This is a guest blog by Maureen Eich VanWalleghan, who has a daughter in 4th grade here at Santa Fe Waldorf School. "Notes from a Parent" will be a reoccurring column here throughout the school year.
Today while I am writing this post, high school students are having their chorus class. “The weary night never worries me,” a verse from a harvest folk song is filling the office with almost adult voices.
Rather appropriate, as I wanted to write about how fear is not the dominant force on a Waldorf campus. In fact, sitting down in a Waldorf classroom, the sensation most people have is one of peace and relaxation. It is possible to leave the everyday world of fear behind and parents experience that peace—often in relationship to their own educational experience, when they sit for a moment and a ponder where their children spends their days.
The Waldorf classroom is serene in its lack of plastic, bright colors, and technology. The classroom is simple, but profound in its simplicity. The presence of creativity vibrates on the walls in the watercolor painting, on the shelves with wooden toys and flutes, and in the baskets of wooden colored pencils waiting to be used.
As a parent, as a citizen in the world—to be sure, it feels like a scary time, the fear is real . Technology—though wonderful and helpful—is changing so rapidly, that life feels like an earthquake: a constant shifting of the ground before one has had time to recover. 9/11 and threats of terrorism haunt the psyche, while worries of economic hardship still abound as the after effects of the Great Recession still continue to play out.
And in education, the fear being generated and consumed has parents running after test scores and a notion that life’s success can and will be determined by the grades dispensed beginning in kindergarten and even in preschool. (This falls into the category of great irony when considering that so many of our greatest thinkers, inventors, and political leaders have failed school or even dropped out—and some were even late readers.)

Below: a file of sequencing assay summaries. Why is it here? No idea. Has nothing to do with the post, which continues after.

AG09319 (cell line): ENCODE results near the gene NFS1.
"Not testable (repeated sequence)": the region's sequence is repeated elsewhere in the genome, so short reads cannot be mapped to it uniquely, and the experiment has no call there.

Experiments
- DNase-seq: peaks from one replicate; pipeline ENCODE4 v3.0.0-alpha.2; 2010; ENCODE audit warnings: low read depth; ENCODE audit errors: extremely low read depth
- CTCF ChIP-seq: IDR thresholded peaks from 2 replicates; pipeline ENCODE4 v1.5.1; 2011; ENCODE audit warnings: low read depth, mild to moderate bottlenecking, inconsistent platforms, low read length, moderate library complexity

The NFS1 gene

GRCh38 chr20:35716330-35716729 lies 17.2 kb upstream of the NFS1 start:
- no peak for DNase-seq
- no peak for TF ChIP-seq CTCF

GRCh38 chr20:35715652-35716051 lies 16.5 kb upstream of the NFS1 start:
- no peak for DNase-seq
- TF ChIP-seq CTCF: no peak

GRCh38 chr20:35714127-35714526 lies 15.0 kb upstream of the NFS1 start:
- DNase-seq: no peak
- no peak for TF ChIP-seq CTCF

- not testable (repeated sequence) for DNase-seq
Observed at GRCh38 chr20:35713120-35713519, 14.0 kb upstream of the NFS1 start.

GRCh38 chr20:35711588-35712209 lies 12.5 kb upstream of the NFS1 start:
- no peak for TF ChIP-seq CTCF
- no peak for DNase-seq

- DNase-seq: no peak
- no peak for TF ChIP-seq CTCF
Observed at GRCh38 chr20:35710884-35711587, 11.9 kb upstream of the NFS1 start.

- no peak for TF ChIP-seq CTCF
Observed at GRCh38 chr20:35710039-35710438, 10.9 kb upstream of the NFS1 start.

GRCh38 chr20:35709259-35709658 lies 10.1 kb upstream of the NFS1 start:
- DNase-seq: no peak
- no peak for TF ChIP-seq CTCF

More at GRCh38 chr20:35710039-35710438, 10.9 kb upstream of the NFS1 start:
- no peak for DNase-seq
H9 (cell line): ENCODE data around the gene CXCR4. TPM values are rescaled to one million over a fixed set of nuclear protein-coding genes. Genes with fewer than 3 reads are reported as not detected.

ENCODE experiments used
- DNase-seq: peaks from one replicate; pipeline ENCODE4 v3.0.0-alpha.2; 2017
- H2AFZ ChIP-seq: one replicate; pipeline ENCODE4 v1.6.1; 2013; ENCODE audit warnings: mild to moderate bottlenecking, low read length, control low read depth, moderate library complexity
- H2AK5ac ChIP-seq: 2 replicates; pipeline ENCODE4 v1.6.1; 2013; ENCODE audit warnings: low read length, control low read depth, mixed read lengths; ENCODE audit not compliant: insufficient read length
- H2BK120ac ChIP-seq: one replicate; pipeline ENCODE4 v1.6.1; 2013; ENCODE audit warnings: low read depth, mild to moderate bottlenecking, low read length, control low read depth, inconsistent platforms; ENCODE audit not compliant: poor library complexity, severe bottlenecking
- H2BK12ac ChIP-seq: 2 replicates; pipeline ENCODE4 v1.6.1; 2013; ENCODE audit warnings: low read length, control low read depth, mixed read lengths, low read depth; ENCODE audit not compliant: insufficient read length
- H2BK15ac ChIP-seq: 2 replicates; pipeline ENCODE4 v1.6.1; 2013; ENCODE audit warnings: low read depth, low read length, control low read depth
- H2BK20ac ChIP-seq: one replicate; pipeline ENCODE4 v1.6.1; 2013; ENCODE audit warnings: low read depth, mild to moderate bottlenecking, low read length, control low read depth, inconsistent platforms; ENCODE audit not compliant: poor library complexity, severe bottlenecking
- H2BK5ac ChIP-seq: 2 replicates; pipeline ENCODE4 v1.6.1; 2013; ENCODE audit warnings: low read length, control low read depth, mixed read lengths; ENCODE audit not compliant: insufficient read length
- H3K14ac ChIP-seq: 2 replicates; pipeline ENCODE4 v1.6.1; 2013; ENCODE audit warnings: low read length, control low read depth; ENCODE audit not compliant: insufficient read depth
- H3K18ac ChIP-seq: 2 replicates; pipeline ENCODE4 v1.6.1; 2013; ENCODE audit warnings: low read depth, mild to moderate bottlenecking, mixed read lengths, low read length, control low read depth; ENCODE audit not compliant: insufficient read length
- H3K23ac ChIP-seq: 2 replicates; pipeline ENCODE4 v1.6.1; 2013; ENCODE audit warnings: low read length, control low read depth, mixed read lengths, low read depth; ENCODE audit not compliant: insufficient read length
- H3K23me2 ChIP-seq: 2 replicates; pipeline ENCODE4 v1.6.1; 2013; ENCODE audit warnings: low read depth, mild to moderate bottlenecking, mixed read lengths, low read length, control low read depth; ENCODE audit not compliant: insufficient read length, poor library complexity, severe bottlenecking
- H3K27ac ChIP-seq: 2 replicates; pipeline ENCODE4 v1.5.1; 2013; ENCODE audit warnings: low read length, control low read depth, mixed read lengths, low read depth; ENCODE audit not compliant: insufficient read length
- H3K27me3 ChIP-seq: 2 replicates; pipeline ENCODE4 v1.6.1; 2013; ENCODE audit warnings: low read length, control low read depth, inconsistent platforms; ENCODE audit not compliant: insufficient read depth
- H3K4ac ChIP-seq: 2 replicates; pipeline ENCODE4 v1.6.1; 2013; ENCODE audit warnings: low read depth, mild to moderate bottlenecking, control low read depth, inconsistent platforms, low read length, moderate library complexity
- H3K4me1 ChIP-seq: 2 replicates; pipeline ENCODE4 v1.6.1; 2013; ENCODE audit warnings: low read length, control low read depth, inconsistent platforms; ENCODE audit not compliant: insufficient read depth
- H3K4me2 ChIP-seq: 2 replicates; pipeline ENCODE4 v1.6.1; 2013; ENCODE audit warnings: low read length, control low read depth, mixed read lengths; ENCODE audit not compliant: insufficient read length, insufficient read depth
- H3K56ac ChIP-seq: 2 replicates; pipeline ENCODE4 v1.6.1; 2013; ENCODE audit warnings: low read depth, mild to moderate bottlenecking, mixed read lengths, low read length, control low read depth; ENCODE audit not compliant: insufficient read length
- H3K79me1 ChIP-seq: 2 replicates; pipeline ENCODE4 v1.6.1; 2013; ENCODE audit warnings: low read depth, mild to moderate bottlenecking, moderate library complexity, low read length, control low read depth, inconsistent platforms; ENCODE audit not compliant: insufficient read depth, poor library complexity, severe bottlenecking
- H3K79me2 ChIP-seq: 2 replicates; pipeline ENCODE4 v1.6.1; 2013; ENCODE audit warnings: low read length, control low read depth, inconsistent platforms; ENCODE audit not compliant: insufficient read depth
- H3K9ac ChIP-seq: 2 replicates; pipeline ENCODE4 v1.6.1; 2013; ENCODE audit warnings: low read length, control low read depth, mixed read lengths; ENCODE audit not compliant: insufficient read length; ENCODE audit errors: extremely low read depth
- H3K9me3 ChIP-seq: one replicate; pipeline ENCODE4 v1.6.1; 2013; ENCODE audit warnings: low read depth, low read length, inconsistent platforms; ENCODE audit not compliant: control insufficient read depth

But in a Waldorf classroom all that is invisible. Fear is left at the door, erased.
The founder of Waldorf education, Rudolf Steiner, (see a biography in full text: A Scientist of the Invisible or on Amazon), intrinsically understood fear, as the world was in another scary moment in history, when Steiner developed the first Waldorf School in Stuggart, Germany after World War I and in the midst of the Second Industrial Revolution.
Steiner’s understanding of what the human spirit needed to flourish is everywhere visible in the Waldorf classroom, which is not random in its design. In fact, Waldorf classrooms around the world are very much the same, following principles put forth by Steiner. Parents and students will feel a serene sense of place whether they are in Maine, New Mexico or Japan.
A Waldorf education can help cut through the fear, which is often most prominent in all things related to child rearing. At no other time in the recent human history of the United States has the mass marketing of fear to save children from every possible hardship been so readily and steadily conceived and exploited; nor the ongoing news feed of all the dangers in the world that can hurt children been read by so many.
Erasing this onslaught of fear is actively pursued on our Waldorf campus and in all the small particulars that are requested from parents like not using cell phones at pick up to instead focus on one’s child who has just had a “wide-eyed experience” and may want to share that experience.
Anecdotal parent observation can articulate best the happiness and peace of a child who wants to go to school—when getting a child ready and off to school is not an issue because they can’t wait to get there. These things say a great deal about a Waldorf education and the way in which fear is kept at bay beyond our Waldorf School.
As my daughter told me at when I picked her up on the first day of school this year and asked how her day went, “Mom, it was over so quick. I was saying the morning verse and then it was time to go. It was so much fun. I really don’t want to come home.”